The Cambridge History of Latin America

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Cambridge University Press, May 29, 1986 - History - 696 pages
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The Cambridge History of Latin America is the first authoritative large-scale history of the whole of Latin America - Mexico and Central America, the Spanish-speaking Caribbean (and Haiti), Spanish South America and Brazil - from the first contacts between the native peoples of the Americas and Europeans in the late fifteenth and early sixteenth centuries to the present day. A major work of collaborative international schoarship, the Cambridge History of Latin America has been planned, co-ordinated and edited by a single editor, Dr Leslie Bethell, reader in Hispanic American and Brazilian History at University College London. It will be published in eight volumes. Each volume or set of volumes examines a period in the economic, social, political, intellectual and cultural history of Latin America.

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Latin America and the international economy
Latin America the United States and
nineteenth century
Europe the United States and Latin America
The United States and Latin America 191321
The United States and Latin America in
The population of Latin America 18501930
Rural Spanish America 18701930
Industry in Latin America before 1930
The urban working class and early Latin
Political and social ideas in Latin America
The literature music and art of Latin
The Catholic Church in Latin America 18301930
5 7
Religion reform and revolution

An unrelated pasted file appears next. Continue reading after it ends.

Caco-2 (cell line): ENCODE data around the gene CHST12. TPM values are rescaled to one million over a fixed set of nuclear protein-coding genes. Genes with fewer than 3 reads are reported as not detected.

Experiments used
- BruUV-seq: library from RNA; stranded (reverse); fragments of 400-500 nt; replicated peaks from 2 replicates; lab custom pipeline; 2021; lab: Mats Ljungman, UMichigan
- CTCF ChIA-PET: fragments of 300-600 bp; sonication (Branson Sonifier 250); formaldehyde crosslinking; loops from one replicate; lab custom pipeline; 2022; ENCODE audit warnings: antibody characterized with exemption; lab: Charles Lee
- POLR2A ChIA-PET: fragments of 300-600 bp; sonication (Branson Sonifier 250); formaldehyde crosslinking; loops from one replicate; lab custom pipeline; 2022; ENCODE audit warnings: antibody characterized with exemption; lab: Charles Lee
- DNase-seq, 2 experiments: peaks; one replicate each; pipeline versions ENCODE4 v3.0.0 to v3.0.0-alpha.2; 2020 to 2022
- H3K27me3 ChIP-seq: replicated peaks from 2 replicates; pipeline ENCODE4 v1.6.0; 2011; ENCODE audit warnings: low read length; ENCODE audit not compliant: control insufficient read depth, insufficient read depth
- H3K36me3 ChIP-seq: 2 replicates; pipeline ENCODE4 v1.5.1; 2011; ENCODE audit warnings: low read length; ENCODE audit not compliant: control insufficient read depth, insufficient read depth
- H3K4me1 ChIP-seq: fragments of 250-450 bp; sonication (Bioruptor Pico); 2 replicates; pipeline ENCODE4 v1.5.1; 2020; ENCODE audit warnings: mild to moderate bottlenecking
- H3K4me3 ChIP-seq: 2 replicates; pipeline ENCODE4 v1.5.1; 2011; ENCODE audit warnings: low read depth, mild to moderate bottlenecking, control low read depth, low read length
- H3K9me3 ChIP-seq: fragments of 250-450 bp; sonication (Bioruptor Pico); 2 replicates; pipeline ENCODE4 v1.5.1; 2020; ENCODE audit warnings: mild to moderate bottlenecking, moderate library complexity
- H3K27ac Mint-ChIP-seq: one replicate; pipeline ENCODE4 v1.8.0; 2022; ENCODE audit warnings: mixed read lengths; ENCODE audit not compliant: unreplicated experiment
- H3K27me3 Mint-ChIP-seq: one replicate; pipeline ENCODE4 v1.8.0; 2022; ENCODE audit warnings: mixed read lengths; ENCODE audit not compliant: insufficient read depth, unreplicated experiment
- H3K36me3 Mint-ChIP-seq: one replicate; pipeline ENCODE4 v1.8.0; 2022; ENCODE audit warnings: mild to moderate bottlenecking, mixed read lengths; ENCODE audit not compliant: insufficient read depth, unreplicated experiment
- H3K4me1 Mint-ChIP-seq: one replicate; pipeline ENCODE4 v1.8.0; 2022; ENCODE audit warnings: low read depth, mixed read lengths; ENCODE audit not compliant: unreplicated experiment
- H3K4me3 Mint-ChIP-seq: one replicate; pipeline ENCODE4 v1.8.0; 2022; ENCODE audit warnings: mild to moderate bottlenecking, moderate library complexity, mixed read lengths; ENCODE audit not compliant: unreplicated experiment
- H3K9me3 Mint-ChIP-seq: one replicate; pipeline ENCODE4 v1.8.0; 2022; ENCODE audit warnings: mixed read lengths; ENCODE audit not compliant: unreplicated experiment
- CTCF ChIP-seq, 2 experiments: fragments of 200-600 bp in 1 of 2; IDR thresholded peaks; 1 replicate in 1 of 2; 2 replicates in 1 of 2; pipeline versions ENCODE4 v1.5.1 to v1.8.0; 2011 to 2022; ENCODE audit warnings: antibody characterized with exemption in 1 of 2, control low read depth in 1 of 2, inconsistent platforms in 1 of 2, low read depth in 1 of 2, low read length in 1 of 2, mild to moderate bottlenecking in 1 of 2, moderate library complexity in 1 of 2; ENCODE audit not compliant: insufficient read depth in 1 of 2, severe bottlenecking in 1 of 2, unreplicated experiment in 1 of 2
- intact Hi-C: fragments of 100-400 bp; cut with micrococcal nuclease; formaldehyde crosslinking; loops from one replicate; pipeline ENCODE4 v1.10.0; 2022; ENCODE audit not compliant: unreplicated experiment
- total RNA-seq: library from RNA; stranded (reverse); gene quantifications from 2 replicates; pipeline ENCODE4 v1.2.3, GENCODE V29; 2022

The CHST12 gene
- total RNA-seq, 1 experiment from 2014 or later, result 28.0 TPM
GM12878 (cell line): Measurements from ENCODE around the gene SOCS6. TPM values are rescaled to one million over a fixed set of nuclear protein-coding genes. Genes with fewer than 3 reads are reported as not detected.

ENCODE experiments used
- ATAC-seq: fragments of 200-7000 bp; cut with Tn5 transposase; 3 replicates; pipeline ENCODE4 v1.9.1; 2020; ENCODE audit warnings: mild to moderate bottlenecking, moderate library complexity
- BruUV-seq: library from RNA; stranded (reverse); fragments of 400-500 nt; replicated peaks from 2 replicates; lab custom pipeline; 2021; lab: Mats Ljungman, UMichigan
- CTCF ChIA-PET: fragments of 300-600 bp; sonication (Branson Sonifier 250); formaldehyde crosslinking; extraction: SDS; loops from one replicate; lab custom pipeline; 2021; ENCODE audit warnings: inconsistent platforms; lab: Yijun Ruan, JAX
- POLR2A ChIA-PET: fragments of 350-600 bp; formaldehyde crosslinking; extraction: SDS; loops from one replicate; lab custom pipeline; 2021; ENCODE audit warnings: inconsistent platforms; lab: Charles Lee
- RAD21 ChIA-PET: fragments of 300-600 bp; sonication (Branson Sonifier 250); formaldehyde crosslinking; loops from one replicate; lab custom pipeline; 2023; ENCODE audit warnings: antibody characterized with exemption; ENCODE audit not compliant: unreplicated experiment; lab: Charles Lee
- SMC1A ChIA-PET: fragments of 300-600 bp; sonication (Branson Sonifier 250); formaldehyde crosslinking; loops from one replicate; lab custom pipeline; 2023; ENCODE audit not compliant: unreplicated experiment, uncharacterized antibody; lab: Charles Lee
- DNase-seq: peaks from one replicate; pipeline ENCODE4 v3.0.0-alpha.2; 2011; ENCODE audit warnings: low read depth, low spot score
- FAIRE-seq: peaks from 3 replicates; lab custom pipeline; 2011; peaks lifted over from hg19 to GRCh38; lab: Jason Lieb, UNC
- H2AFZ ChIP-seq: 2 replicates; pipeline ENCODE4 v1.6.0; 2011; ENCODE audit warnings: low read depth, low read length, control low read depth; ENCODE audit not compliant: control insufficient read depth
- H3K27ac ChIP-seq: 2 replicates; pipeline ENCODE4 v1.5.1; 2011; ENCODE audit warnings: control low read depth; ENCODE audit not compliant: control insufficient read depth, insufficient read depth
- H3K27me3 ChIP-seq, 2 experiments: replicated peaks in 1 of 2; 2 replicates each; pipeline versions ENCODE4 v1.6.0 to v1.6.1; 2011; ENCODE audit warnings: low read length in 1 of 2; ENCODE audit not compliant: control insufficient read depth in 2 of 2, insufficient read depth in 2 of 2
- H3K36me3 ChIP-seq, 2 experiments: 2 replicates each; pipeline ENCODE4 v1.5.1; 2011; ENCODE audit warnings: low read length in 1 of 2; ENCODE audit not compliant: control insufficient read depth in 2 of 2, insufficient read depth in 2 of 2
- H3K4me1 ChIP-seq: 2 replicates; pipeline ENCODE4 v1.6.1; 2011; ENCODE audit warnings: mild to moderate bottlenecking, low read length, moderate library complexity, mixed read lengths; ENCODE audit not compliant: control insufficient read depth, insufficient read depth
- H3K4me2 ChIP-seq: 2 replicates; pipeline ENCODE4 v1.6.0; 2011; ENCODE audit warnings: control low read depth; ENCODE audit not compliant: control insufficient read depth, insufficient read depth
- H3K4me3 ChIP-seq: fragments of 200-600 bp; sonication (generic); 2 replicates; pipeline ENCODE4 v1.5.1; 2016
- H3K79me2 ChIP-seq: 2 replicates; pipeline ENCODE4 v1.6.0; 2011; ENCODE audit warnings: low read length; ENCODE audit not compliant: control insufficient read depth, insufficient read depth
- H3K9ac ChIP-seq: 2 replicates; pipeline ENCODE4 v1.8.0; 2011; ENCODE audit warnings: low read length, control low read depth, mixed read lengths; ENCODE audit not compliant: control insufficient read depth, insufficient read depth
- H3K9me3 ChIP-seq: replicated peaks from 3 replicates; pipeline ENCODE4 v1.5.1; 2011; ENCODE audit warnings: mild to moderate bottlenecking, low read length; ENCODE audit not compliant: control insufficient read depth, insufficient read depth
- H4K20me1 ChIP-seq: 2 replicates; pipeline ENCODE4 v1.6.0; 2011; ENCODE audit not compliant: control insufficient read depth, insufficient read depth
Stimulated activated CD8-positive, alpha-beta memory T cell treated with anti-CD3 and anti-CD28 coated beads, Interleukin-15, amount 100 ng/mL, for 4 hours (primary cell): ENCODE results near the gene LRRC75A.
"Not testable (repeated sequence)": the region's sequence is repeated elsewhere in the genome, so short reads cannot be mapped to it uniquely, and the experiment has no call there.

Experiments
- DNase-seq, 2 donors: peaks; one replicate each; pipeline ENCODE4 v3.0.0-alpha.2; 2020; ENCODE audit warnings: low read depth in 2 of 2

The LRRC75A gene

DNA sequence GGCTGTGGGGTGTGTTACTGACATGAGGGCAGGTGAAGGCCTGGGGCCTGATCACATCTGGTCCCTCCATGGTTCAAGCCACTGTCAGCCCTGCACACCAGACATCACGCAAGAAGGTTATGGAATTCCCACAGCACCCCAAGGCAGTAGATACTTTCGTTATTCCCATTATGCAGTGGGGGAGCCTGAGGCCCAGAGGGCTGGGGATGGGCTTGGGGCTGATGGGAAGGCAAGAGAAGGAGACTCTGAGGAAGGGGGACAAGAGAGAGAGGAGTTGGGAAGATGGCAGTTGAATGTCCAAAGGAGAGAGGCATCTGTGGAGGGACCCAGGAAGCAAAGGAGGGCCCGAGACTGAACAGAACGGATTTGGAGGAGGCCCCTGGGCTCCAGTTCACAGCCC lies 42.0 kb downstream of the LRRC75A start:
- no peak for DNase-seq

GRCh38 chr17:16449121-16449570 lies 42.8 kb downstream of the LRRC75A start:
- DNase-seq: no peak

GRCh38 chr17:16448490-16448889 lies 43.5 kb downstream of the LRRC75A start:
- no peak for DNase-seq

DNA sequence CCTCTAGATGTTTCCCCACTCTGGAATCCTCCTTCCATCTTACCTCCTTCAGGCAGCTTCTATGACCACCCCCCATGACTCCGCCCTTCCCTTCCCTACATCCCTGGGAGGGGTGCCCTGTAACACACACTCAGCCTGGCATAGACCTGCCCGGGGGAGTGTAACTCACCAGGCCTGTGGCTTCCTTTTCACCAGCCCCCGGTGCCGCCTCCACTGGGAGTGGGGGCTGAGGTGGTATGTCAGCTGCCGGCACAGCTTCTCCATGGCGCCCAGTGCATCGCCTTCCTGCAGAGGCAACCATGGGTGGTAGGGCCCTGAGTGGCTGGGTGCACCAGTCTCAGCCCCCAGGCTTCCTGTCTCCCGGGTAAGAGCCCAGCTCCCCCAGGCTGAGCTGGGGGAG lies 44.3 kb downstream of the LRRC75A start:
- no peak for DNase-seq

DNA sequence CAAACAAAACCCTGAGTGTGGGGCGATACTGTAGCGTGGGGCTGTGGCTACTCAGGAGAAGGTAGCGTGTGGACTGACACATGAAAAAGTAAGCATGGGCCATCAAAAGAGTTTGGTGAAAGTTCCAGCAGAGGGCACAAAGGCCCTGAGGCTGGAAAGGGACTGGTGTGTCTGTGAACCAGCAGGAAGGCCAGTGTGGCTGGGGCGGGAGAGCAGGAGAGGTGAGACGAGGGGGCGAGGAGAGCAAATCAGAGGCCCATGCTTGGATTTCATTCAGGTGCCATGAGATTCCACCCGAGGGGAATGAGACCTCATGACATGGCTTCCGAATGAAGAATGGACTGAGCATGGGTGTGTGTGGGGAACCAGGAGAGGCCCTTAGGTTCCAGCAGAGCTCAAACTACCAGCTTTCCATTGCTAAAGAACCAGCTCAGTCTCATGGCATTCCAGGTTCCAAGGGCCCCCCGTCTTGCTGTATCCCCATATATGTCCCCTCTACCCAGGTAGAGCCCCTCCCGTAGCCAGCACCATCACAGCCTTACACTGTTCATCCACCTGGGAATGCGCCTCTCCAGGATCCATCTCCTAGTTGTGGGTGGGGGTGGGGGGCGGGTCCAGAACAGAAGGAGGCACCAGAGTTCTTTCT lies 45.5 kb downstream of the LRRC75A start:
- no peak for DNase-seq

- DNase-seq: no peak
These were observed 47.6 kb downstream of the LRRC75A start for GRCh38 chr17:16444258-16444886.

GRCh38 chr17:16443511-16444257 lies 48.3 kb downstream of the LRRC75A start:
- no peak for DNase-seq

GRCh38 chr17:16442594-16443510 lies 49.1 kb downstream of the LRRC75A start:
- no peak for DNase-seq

between tradition

Plantation economies and societies in
The growth of Latin American cities 18701930

Common terms and phrases

Popular passages

Page 617 - Alain de Janvry, The Agrarian Question and Reformism in Latin America (Baltimore: Johns Hopkins University Press, 1981); and Wallerstein, The Modern World System I. 61. Galtung, "Structural Theory of Imperialism.
Page 614 - Lawrence A. Cardoso, Mexican Emigration to the United States, 1897-1931: Socio-Economic Patterns, Tucson: University of Arizona Press, 1980; Paul R.

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About the author (1986)

Professor Leslie Bethell is Emeritus Professor of Latin American History in the University of London and an Emeritus Fellow of St Antony's College, Oxford. He was Director of the University of London Institute of Latin American Studies from 1987 to 1992 and the University of Oxford Centre for Brazilian Studies from 1997 to 2007. He is a Senior Research Fellow at the Centro de Pesquisa e Documentacao de Historia Contemporanea do Brasil at the Fundacao Getulio Vargas in Rio de Janeiro, Brazil.